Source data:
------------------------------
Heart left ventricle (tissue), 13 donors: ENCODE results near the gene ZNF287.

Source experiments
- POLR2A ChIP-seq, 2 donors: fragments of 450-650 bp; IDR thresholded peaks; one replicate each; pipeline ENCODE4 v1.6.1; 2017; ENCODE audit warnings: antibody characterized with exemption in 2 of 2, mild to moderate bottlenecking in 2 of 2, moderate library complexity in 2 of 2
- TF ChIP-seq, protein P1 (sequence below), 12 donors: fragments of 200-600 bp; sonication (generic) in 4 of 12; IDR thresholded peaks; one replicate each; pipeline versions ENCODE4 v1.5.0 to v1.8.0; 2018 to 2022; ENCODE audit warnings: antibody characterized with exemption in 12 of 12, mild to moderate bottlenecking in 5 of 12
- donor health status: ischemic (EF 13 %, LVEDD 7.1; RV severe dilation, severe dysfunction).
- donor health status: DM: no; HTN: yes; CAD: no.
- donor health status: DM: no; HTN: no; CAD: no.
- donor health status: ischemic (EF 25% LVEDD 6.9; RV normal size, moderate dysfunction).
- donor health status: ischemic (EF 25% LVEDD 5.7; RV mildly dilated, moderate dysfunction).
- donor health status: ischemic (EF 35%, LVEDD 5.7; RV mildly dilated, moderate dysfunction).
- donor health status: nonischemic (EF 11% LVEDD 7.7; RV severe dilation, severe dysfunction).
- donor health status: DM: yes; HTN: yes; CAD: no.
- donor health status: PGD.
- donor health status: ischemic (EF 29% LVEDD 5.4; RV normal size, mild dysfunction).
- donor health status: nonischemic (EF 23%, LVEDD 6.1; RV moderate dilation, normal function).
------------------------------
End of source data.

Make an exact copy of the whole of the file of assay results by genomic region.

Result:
Heart left ventricle (tissue), 13 donors: ENCODE results near the gene ZNF287.

Source experiments
- POLR2A ChIP-seq, 2 donors: fragments of 450-650 bp; IDR thresholded peaks; one replicate each; pipeline ENCODE4 v1.6.1; 2017; ENCODE audit warnings: antibody characterized with exemption in 2 of 2, mild to moderate bottlenecking in 2 of 2, moderate library complexity in 2 of 2
- TF ChIP-seq, protein P1 (sequence below), 12 donors: fragments of 200-600 bp; sonication (generic) in 4 of 12; IDR thresholded peaks; one replicate each; pipeline versions ENCODE4 v1.5.0 to v1.8.0; 2018 to 2022; ENCODE audit warnings: antibody characterized with exemption in 12 of 12, mild to moderate bottlenecking in 5 of 12
- donor health status: ischemic (EF 13 %, LVEDD 7.1; RV severe dilation, severe dysfunction).
- donor health status: DM: no; HTN: yes; CAD: no.
- donor health status: DM: no; HTN: no; CAD: no.
- donor health status: ischemic (EF 25% LVEDD 6.9; RV normal size, moderate dysfunction).
- donor health status: ischemic (EF 25% LVEDD 5.7; RV mildly dilated, moderate dysfunction).
- donor health status: ischemic (EF 35%, LVEDD 5.7; RV mildly dilated, moderate dysfunction).
- donor health status: nonischemic (EF 11% LVEDD 7.7; RV severe dilation, severe dysfunction).
- donor health status: DM: yes; HTN: yes; CAD: no.
- donor health status: PGD.
- donor health status: ischemic (EF 29% LVEDD 5.4; RV normal size, mild dysfunction).
- donor health status: nonischemic (EF 23%, LVEDD 6.1; RV moderate dilation, normal function).